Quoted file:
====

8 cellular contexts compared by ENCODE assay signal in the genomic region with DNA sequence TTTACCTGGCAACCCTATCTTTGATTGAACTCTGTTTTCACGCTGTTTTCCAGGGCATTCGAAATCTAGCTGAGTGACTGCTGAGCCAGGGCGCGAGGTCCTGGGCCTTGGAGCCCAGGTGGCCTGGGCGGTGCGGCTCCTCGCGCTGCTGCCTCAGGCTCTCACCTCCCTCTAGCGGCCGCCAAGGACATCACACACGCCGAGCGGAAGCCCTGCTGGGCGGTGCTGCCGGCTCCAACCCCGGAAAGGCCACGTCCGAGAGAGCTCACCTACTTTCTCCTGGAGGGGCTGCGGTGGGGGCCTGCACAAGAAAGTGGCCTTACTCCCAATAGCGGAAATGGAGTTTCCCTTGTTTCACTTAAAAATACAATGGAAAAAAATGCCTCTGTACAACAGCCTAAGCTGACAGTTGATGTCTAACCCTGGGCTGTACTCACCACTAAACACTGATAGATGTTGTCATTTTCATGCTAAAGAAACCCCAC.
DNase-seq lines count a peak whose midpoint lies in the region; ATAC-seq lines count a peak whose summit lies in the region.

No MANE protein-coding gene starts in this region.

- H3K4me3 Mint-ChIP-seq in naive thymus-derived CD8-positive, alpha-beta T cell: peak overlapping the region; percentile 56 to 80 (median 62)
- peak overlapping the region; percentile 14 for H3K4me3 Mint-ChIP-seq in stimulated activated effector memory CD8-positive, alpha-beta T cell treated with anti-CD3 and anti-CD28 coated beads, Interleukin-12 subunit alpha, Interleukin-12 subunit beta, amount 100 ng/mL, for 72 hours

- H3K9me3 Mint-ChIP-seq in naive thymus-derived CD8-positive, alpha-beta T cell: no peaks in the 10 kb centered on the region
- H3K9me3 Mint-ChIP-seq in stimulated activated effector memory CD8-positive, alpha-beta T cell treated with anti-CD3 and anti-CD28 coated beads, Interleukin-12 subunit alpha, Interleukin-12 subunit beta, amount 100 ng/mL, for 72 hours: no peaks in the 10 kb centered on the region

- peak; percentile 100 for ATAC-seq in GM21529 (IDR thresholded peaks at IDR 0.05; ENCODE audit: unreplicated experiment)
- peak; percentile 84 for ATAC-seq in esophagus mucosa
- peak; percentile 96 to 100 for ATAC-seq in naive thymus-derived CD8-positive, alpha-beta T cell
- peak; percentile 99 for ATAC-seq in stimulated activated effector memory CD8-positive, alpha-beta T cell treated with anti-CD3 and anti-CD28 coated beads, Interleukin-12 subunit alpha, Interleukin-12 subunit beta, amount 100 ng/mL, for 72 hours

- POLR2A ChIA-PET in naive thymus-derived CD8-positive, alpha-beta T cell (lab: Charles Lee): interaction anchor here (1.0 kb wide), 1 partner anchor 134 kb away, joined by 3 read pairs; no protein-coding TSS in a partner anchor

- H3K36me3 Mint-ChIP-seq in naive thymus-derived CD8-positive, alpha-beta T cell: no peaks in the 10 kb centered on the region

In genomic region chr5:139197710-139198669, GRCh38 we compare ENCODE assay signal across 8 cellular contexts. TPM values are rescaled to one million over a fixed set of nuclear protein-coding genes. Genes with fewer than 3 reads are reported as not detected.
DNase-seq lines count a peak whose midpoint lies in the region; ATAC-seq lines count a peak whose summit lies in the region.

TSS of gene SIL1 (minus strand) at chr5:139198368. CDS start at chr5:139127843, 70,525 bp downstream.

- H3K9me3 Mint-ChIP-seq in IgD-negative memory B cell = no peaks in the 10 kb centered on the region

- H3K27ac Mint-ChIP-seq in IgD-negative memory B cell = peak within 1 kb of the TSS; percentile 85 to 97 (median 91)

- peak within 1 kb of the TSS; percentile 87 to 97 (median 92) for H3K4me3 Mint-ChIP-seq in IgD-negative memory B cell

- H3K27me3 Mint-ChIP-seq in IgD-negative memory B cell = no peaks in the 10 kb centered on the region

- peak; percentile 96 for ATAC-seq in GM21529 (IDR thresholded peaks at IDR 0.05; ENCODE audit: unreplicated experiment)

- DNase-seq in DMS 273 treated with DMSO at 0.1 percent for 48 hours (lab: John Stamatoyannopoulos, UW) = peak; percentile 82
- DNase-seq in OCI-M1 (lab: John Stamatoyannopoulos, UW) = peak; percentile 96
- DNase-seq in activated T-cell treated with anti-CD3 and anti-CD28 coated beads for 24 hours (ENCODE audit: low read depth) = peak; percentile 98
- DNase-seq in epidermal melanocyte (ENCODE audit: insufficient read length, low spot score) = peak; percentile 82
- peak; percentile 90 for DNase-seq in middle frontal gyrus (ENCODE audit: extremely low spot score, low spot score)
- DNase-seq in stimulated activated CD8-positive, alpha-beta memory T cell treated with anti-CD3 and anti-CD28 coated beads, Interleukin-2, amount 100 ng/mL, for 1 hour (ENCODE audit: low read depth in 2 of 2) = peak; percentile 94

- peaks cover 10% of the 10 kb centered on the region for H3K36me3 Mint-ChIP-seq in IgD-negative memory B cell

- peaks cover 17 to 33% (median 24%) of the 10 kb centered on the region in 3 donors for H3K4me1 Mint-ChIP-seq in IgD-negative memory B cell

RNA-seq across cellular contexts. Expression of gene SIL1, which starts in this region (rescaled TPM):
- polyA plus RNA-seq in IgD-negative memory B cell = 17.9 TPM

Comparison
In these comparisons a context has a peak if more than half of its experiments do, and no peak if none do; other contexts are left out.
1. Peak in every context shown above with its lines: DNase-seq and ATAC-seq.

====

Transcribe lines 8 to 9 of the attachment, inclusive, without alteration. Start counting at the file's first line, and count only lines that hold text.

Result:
- peak; percentile 100 for ATAC-seq in GM21529 (IDR thresholded peaks at IDR 0.05; ENCODE audit: unreplicated experiment)
- peak; percentile 84 for ATAC-seq in esophagus mucosa